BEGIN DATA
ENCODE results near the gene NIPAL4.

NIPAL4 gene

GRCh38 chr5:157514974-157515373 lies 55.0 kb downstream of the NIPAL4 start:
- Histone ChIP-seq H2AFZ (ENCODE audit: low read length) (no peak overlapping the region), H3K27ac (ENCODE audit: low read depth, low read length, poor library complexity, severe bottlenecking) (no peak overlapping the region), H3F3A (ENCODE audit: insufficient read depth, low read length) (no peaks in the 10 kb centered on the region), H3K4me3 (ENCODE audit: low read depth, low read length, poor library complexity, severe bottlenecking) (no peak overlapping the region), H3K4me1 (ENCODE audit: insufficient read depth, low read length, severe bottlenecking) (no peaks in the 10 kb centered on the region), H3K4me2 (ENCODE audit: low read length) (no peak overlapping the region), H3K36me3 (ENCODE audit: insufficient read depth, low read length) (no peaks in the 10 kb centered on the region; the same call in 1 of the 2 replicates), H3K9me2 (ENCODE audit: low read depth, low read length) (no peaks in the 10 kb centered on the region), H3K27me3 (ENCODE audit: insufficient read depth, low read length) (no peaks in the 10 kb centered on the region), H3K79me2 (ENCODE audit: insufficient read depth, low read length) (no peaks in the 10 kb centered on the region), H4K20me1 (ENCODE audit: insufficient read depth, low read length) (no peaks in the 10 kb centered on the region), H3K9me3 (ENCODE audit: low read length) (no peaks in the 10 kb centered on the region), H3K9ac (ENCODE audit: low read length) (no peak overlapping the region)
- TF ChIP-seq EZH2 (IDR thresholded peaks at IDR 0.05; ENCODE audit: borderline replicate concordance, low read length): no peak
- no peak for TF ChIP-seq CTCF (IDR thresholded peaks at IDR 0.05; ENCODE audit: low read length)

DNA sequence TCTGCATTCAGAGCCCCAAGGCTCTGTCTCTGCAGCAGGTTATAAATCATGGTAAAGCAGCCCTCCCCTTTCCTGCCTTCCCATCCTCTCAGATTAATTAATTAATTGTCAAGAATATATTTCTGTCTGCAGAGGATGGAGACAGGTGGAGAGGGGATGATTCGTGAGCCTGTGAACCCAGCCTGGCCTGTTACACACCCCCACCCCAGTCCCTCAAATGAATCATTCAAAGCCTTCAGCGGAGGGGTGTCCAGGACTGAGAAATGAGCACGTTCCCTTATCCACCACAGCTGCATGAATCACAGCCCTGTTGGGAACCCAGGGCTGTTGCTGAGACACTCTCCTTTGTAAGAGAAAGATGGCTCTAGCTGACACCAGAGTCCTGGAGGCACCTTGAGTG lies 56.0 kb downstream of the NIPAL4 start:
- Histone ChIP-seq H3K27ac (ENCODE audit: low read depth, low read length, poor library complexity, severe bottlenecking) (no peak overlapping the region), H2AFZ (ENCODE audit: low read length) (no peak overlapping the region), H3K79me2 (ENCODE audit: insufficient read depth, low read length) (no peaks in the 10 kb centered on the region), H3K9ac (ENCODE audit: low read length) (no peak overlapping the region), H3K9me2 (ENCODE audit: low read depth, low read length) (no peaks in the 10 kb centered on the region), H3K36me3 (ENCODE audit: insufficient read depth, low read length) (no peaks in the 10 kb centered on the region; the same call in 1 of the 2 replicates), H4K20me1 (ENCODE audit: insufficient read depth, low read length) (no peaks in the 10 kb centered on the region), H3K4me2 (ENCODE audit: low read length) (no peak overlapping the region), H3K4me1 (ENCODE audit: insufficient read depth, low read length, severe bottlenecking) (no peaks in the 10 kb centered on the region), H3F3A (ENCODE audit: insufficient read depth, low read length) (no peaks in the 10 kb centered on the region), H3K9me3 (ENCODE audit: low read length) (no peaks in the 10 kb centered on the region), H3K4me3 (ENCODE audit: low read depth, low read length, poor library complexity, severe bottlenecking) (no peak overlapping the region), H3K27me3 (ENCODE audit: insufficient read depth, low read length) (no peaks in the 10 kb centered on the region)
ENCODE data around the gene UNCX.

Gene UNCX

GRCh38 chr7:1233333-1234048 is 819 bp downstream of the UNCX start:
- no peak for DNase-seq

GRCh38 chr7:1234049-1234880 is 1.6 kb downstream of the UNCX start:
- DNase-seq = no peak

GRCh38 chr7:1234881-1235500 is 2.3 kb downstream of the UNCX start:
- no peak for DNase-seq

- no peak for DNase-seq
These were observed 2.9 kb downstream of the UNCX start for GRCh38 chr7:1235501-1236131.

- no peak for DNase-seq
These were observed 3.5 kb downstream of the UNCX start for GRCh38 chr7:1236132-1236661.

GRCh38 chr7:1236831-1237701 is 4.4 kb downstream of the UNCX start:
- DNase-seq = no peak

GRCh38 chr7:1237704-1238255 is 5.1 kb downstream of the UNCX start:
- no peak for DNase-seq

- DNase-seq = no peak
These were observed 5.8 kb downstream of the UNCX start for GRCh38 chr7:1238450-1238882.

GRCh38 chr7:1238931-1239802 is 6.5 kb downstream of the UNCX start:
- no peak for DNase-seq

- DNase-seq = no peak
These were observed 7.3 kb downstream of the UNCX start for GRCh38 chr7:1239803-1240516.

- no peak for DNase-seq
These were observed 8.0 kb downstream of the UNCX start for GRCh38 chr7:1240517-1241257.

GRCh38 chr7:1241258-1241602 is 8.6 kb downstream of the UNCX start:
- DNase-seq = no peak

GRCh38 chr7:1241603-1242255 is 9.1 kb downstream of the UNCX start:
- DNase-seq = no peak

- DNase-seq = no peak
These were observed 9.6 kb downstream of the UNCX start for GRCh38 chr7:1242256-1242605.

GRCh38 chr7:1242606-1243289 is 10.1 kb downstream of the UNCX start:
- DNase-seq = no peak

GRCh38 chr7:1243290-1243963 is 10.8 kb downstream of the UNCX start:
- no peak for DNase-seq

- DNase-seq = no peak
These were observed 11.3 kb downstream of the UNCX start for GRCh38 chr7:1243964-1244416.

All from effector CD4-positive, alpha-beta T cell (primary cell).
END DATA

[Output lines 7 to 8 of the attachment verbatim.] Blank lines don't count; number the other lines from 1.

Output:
DNA sequence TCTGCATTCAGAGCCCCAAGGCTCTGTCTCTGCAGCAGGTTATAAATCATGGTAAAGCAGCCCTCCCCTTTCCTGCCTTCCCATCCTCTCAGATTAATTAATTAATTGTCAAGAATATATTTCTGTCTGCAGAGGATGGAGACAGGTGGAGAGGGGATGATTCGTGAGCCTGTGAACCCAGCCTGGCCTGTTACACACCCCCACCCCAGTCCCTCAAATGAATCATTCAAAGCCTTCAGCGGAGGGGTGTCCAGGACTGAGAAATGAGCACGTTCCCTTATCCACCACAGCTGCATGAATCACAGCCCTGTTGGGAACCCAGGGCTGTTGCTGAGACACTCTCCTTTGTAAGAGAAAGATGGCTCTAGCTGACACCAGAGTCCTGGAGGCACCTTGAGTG lies 56.0 kb downstream of the NIPAL4 start:
- Histone ChIP-seq H3K27ac (ENCODE audit: low read depth, low read length, poor library complexity, severe bottlenecking) (no peak overlapping the region), H2AFZ (ENCODE audit: low read length) (no peak overlapping the region), H3K79me2 (ENCODE audit: insufficient read depth, low read length) (no peaks in the 10 kb centered on the region), H3K9ac (ENCODE audit: low read length) (no peak overlapping the region), H3K9me2 (ENCODE audit: low read depth, low read length) (no peaks in the 10 kb centered on the region), H3K36me3 (ENCODE audit: insufficient read depth, low read length) (no peaks in the 10 kb centered on the region; the same call in 1 of the 2 replicates), H4K20me1 (ENCODE audit: insufficient read depth, low read length) (no peaks in the 10 kb centered on the region), H3K4me2 (ENCODE audit: low read length) (no peak overlapping the region), H3K4me1 (ENCODE audit: insufficient read depth, low read length, severe bottlenecking) (no peaks in the 10 kb centered on the region), H3F3A (ENCODE audit: insufficient read depth, low read length) (no peaks in the 10 kb centered on the region), H3K9me3 (ENCODE audit: low read length) (no peaks in the 10 kb centered on the region), H3K4me3 (ENCODE audit: low read depth, low read length, poor library complexity, severe bottlenecking) (no peak overlapping the region), H3K27me3 (ENCODE audit: insufficient read depth, low read length) (no peaks in the 10 kb centered on the region)